Developing my toolkit and I want to have a safe edition of cmd.exe and bash on a usb. Why? These can be tampered with by attackers and I want a version I know is safe from manipulation. Any suggestions? Is this even possible today? I've read old stories about it. I've considered cygwin but it's only executable from Windows (currently don't have access to Windows) but unable to find any other possibilities. Is this not possible since it's tied locally?

Thank you!

edit: changed "bootable" to "portable" to lessen confusion.

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    Do you want them to execute from the USB or do they have to be bootable? I know the title says bootable but by reading the question I am not sure.
    – toom
    Commented Apr 17, 2018 at 6:51
  • For now it's unclear what you are asking. Please provide more details especially with regards to your premises and your goals.
    – Tom K.
    Commented Apr 17, 2018 at 10:51
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    How will you run cmd.exe if you don't have access to Windows? Commented Apr 17, 2018 at 13:28
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    "bootable" was the wrong term. "portable" is more accurate. @toom
    – Simonhawk
    Commented Apr 17, 2018 at 16:54
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    I still don't really understand what you want to do. Even with a read-only USB drive, if the host is untrusted, how can you be sure that it will run the apps off the USB correctly? In general, if you can't trust the host system, you just take it offline and examine the drive on a secure computer. It sounds like you're trying to perform trustworthy operations on an untrusted computer. I'm not sure that's doable. Commented Apr 17, 2018 at 19:56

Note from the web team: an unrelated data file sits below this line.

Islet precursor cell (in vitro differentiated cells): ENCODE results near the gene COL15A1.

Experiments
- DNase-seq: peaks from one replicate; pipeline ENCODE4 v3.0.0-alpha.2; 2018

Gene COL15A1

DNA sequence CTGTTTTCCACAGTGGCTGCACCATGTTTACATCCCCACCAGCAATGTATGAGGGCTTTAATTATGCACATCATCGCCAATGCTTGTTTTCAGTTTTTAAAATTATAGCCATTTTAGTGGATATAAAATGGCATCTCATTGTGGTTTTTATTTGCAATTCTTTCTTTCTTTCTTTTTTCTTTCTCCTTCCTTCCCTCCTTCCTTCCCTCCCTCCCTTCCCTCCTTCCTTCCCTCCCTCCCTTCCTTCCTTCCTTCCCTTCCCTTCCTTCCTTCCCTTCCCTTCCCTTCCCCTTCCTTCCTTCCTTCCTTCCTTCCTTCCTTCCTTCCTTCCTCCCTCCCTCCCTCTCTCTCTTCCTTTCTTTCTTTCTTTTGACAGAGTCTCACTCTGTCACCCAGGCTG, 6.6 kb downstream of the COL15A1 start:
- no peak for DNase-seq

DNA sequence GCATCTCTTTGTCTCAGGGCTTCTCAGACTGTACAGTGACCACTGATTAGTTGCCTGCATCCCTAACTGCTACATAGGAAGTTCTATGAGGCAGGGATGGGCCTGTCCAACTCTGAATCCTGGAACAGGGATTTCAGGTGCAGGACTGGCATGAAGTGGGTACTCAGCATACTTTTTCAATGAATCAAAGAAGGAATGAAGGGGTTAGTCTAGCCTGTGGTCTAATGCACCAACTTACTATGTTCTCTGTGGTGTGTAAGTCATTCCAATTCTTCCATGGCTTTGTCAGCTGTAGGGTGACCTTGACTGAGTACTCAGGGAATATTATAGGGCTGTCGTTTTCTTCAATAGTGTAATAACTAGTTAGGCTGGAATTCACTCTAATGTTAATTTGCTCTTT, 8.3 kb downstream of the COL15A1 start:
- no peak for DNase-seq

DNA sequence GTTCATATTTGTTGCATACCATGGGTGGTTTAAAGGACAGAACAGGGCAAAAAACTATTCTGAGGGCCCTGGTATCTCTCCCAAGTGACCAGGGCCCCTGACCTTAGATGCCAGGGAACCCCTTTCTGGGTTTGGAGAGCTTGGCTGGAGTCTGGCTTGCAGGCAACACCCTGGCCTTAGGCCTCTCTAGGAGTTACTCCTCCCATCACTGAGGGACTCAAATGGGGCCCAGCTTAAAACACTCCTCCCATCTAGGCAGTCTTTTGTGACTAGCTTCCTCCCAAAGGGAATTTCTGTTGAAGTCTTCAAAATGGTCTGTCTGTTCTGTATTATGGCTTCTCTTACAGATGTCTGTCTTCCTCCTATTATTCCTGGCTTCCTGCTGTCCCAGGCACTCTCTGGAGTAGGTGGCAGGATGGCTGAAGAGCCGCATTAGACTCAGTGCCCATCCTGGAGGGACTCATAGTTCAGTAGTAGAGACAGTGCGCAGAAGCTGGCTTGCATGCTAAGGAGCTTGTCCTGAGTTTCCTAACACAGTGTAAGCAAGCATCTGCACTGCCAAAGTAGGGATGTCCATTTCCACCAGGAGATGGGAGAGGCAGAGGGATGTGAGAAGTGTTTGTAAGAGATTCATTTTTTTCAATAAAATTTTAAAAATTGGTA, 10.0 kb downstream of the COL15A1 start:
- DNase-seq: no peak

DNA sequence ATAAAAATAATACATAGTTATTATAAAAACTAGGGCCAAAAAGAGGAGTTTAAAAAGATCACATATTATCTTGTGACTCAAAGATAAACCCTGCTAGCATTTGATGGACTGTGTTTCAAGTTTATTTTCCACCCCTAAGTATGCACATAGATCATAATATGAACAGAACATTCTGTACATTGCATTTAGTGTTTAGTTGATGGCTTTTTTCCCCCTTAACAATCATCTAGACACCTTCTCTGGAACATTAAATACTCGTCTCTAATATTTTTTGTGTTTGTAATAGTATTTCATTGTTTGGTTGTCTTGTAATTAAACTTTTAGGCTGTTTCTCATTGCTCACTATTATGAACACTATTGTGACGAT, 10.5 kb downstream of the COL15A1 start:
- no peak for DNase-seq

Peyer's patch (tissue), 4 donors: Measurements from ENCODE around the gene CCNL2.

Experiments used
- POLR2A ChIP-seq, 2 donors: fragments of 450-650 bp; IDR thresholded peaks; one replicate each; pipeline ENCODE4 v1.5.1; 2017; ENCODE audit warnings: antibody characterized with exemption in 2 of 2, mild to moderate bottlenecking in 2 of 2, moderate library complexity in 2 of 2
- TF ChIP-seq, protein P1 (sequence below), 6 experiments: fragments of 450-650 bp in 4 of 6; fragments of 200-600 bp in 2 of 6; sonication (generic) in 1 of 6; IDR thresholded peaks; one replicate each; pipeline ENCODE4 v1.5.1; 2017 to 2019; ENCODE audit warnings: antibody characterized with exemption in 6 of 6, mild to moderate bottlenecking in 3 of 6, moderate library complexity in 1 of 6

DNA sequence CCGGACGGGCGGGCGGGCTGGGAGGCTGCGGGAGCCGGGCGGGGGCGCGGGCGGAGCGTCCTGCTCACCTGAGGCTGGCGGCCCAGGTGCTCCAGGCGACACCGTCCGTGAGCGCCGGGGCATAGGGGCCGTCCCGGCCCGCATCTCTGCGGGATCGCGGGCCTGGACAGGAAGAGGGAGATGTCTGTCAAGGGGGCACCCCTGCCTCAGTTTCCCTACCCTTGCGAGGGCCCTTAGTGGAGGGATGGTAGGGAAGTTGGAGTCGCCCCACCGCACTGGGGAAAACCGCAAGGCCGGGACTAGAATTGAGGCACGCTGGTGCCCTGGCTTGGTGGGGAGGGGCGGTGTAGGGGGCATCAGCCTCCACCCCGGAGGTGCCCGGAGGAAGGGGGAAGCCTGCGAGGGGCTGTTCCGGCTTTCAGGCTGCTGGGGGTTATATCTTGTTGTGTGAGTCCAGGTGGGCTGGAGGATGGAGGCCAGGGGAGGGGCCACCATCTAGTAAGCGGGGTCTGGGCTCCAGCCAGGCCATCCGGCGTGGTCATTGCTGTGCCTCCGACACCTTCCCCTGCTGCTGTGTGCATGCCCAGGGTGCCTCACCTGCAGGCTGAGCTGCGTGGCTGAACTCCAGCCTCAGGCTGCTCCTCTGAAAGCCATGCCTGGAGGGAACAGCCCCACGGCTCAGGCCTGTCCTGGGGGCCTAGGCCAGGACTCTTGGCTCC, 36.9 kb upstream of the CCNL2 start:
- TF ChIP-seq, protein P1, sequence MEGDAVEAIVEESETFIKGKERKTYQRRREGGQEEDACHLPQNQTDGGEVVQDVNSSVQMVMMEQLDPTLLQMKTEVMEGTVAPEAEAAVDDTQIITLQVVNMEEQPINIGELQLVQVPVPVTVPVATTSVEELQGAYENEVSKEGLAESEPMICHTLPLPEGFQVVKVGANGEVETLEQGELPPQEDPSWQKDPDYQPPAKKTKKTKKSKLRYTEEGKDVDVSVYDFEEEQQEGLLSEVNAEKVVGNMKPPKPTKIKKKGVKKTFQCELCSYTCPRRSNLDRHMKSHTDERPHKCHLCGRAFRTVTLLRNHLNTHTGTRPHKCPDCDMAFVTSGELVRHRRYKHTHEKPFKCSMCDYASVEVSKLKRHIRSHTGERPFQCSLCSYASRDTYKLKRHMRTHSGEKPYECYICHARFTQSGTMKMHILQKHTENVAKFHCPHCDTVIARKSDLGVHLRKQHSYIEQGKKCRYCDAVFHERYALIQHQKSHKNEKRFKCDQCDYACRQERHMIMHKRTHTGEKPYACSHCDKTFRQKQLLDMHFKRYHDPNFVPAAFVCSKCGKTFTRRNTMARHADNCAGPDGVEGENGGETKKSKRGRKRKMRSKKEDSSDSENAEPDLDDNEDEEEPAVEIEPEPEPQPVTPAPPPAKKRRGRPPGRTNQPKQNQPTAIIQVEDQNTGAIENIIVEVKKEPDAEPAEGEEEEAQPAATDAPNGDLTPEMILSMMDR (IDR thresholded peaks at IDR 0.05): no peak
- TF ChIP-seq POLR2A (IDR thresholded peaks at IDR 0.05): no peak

2 Answers 2


The idea is fundamentally flawed, and cannot be salvaged.

To start with the first problem: plugging in an USB "stick" (mass storage device) in a computer will cause that computer to configure its USB and file systems drivers in order to access any files stored on that USB stick. If the system is infected, this process may already modify those files - either physically on disk, or when loading them into RAM.

So even if your CMD.EXE was correct on USB stick, you can't count on it staying that way or being loaded correctly.

The next problem, assuming CMD.EXE loads correctly, is that it needs to execute. The Win32 process will have several system DLL's loaded. Those could be infected as well. You can't override this by providing your "own" alternative DLL's. This is in fact a security mechanism, because this protects you against loading alternative infected DLL's and getting infected. Of course, in your scenario the system is already infected.

But even if your CMD.EXE loads, even if the system DLL's are unaffected, the process gets a limited view of the PC on which it's running. You cannot know anymore whether you are truly running as Administrator with full overview, all such assumptions are flawed once the system is compromised.

  • Interesting. I understand the points you make and sounds reasonable. Thanks for answering. This is probably why I don't find much on this topic. But it's weird because I've read this in incident response articles (although that weren't current) so it made me believe it was possible. But with the changes as OSs growth, looks like this option is limited. Thanks again, you taught me something new.
    – Simonhawk
    Commented Apr 18, 2018 at 16:29

There is a functioning solution (even if not meeting the exact desired solution above) and it's called a bootable USB drive. If you want to put a usb with a shell program on it into your computer, and then call that shell from that mnt, that's a tough one. If you don't need it to work like that, then just use lubuntu or Puppy linux to create a bootable flash drive. You'll have full access to the OS (unless encrypted). Many, many things can be done with this kind of USB. As for windows, that's a different story. But I can confirm the above is possible (and fun IMO) with linux.

For making the bootable USB: https://rufus.akeo.ie/

One of my favorite USB only deployments of linux: http://puppylinux.com/

  • this is 100% not what I want. -1
    – Simonhawk
    Commented Apr 18, 2018 at 16:25
  • @Simonhawk ...thanks man. Sorry for trying to help. -1 for your bad attitude. (goes both ways man).
    – bashCypher
    Commented Apr 19, 2018 at 1:16

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